Babies are resilient--far more, I think, than parents are. You're going to be fine.
posted by MeghanC at 10:02 AM on July 14, 2014 [15 favorites]

Actually, I'll also toss out that if you're worried about things, you could look into getting a postpartum doula--they can be hired in the days or weeks following a birth, and can help you with the basics of infant care and breastfeeding, as well as helping you adjust to being home with your baby. I wasn't aware that they were a thing when I had my daughter, but wish that I had been--it sounds like they can be wonderful, comforting things.
posted by MeghanC at 10:05 AM on July 14, 2014 [6 favorites]

I never took classes or read any books and my three have made it; I think "book-learnin'" is over rated for teaching skills like breast-feeding. Instead, get the numbers of local supports like La Leche that will come out and personally help, maybe hire a doula or baby nurse to get you over the hump, get house-cleaners, local take out menus, find out if the local library has a baby-drop in programme and figure out which of your friends and family will be able to help without being intrusive and judgemental. Prepare yourself for the judgement - no matter what you do, SOMEONE will find fault in it. Get a thick skin and walk away. Good luck, you can do it!
posted by saucysault at 10:07 AM on July 14, 2014 [1 favorite]

And if you can, get a mini iPad or tablet. You are gong to spend a lot of time chained to a chair, you may as well be mefi'ing, emailing and playing games. Nothing too challenging - baby brain is a real thing.
posted by saucysault at 10:10 AM on July 14, 2014 [3 favorites]

You're totally fine. The classes are a bit of a rip off, IMO.

Get a carseat. Any bucket seat is fine.

Get some diapers, NB and Size 1. Get some wipes.

A safe place for the baby to sleep, the cheapest crib you can find will be fine.

A bunch of onesies and little baby sweat pants. Get bulk ones from Walmart or Amazon. Just a ton of them in sizes 3mo, 6mo, and 9mo.

Baby socks, cheap and bulk is fine.

A boppy or a My Breast Friend. I liked my My Breast Friend better but they both worked.

A few bottles and a bottle brush and a can of formula, or, a 6 pack of pre-made formula.

Get the name of a pediatrician from your OB or they'll assign you one in the hospital. That's what I did and it was fine.

They'll teach you how to breastfeed in the hospital.

That's it. You'll be fine.

I gained "too much" weight and I lost it all, and my little one doesn't have preschool obesity. It'll be ok. You'll be okay.

If you're feeling really down I suggest asking your OB for the recommendation to a psychiatrist. Post-partum depression is a bad name, because pregnant women get depressed too.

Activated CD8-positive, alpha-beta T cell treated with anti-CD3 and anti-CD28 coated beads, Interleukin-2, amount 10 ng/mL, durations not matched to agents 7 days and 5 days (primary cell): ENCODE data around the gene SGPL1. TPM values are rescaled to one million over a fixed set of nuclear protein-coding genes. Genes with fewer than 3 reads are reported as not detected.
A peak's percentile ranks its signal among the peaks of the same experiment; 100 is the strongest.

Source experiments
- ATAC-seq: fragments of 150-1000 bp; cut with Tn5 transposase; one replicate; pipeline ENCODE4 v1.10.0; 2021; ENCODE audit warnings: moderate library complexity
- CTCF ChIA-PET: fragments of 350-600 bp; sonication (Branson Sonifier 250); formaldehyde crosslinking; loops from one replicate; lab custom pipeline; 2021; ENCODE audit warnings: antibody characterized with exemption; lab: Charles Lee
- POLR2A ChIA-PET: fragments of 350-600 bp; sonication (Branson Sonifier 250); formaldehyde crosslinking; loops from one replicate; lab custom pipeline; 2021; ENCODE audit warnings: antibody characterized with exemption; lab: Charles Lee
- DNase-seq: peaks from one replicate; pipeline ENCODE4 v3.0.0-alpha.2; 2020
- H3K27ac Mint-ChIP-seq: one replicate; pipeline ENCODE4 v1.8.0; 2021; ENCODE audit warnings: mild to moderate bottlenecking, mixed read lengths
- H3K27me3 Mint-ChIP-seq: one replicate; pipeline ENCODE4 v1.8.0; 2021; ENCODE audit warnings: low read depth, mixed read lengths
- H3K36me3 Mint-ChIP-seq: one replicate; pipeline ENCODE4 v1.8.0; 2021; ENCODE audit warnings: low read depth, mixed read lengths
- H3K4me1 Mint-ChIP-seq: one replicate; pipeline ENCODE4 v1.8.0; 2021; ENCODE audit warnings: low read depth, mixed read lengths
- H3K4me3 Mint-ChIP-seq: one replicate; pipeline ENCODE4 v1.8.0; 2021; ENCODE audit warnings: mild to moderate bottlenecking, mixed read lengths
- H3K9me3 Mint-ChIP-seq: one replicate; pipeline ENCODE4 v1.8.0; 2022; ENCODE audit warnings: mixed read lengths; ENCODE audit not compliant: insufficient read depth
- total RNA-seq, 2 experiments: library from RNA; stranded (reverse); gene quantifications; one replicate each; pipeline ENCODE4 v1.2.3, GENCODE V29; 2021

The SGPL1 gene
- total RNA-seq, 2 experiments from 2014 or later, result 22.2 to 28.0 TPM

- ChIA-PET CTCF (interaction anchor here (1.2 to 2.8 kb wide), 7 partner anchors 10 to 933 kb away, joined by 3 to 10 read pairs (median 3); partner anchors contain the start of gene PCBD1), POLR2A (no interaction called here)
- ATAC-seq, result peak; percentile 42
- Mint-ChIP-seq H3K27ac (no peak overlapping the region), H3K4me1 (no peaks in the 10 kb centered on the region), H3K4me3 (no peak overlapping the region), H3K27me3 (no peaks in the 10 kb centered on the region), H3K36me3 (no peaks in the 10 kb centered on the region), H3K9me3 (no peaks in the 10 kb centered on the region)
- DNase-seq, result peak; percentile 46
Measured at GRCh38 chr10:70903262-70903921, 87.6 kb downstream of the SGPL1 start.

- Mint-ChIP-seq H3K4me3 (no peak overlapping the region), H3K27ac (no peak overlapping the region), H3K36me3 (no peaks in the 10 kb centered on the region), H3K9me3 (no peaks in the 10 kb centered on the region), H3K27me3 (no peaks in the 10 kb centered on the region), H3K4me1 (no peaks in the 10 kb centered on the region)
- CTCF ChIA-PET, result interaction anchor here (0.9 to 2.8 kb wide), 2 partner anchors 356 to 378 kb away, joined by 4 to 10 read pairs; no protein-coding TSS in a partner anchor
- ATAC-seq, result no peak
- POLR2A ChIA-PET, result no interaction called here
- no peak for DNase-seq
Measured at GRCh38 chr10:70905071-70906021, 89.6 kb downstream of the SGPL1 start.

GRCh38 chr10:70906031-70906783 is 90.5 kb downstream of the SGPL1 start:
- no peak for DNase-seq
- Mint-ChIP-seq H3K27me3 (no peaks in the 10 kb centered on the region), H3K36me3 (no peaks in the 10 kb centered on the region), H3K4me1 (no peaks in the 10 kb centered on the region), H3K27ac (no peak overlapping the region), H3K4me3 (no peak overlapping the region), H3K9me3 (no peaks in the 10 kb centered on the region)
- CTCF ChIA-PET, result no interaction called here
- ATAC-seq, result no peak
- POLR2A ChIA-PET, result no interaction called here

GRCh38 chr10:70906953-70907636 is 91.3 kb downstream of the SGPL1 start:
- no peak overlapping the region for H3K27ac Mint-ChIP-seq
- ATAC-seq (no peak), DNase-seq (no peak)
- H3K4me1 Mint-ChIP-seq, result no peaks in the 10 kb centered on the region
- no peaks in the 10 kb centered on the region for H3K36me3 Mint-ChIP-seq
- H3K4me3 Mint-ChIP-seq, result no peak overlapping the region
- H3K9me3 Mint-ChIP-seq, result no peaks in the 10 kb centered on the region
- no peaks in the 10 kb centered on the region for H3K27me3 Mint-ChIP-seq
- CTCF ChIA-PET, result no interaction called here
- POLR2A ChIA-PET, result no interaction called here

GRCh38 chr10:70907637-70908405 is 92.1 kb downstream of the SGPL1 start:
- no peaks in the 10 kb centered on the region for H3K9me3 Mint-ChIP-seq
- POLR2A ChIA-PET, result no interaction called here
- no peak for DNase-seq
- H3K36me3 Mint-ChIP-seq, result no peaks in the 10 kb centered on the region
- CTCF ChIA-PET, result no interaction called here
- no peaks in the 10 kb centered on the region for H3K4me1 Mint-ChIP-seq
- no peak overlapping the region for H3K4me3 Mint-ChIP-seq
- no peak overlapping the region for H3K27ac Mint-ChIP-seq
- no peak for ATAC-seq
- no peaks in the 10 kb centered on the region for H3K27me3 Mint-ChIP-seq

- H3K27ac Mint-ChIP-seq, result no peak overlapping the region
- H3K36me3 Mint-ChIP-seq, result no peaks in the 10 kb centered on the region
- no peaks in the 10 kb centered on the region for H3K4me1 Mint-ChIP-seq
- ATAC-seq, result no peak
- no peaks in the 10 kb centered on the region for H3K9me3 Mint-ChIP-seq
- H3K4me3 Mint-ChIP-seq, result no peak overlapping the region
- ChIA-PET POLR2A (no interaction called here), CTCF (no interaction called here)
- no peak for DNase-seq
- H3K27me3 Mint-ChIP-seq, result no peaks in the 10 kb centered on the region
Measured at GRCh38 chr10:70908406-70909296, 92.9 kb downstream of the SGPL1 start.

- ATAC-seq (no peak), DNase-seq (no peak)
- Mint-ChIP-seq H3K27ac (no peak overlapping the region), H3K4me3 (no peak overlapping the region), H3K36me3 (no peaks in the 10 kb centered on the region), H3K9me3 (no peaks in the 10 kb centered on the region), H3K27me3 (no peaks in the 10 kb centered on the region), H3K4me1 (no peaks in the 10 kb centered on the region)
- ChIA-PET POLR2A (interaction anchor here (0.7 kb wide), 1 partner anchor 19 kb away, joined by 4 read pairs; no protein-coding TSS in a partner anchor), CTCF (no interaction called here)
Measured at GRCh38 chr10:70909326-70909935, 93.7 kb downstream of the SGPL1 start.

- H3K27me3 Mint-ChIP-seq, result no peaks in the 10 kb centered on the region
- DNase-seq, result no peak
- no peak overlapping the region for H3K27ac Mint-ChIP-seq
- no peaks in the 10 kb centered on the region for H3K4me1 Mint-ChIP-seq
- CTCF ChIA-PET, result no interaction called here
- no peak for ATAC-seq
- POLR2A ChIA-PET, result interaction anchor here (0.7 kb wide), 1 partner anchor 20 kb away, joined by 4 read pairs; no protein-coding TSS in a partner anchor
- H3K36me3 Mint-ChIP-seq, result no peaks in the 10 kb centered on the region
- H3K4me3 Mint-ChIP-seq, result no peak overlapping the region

Good luck, hang in there.
posted by the young rope-rider at 10:10 AM on July 14, 2014 [17 favorites]

Don't beat yourself up! I didn't attend any of the hospital classes either, and I did fine. Having the lactation consultant at the hospital was awesome, but all the nurses were super helpful with breastfeeding too. Don't worry about your weight gain either, you're pregnant and you need to cut yourself some slack. There is too much pressure IMHO to constantly check your weight, and its not particularly helpful when you have other things to focus on.

Your number 1 priority right now is to buy and install a car seat, because you can't take the baby home without it - the hospital will check. Get it in the car so you don't have to think about it.

You need a few outfits; some diapers (hospital will provide while you are there, but you will need some when you get home); burp cloths; a place for the baby to sleep; food in the freezer. Do you have friends and family who can help you out right now? You need support. Ask for it!

As for your desk job, I have no real tips. I worked my desk job until a couple of days before I was due. It was uncomfortable, I just wore the most comfortable clothes and shoes I could, and who cares what they looked like. Take it easy and don't try to operate at 100%.
posted by Joh at 10:11 AM on July 14, 2014 [1 favorite]

Oh, and like a 6 pack of cheap baby blankets.

A swaddleme.

That's it. It seems like a lot but if you go on amazon it won't take too long. You'll be fine.
posted by the young rope-rider at 10:11 AM on July 14, 2014

Oh and I gained 80 pounds when I was pregnant (!!!) and then lost it all. I think some women just gain more. It was really okay.
posted by the young rope-rider at 10:13 AM on July 14, 2014 [7 favorites]

Before the birth: please, go ahead and get some more maternity clothes. Even having 3 or 4 outfits that fit that you can rotate through is worth it. Get an exercise ball to use as a chair at your desk at work. Way more comfortable than a chair in late pregnancy and bouncing/wiggling around on it supposedly helps get the baby in a good position for birth.